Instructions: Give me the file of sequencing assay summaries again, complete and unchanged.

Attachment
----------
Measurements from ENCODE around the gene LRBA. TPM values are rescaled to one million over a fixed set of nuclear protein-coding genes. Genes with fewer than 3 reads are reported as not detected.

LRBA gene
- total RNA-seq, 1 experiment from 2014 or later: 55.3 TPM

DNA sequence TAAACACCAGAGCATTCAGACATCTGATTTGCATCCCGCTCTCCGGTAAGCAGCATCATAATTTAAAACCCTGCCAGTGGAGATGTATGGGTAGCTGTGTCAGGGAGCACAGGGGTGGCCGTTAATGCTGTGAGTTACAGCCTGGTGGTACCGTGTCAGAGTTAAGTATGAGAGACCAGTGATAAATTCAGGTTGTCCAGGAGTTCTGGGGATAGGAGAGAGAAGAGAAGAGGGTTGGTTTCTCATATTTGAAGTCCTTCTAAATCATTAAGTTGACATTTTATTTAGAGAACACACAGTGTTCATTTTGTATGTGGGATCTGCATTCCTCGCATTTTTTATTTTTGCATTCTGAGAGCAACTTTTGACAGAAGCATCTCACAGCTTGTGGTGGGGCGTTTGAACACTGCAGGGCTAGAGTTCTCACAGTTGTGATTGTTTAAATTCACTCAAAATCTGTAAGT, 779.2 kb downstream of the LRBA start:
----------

Measurements from ENCODE around the gene LRBA. TPM values are rescaled to one million over a fixed set of nuclear protein-coding genes. Genes with fewer than 3 reads are reported as not detected.

LRBA gene
- total RNA-seq, 1 experiment from 2014 or later: 55.3 TPM

DNA sequence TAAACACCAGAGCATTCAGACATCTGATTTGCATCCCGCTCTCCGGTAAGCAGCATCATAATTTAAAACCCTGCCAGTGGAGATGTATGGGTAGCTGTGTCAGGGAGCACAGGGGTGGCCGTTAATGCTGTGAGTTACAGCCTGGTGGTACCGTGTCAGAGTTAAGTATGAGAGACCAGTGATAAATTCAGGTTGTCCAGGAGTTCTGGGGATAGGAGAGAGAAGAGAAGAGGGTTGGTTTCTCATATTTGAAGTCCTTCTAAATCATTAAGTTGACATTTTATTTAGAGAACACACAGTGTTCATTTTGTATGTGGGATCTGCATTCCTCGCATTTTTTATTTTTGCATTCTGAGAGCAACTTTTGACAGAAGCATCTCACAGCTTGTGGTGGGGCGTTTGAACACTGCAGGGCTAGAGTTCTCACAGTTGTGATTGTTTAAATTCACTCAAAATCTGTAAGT, 779.2 kb downstream of the LRBA start: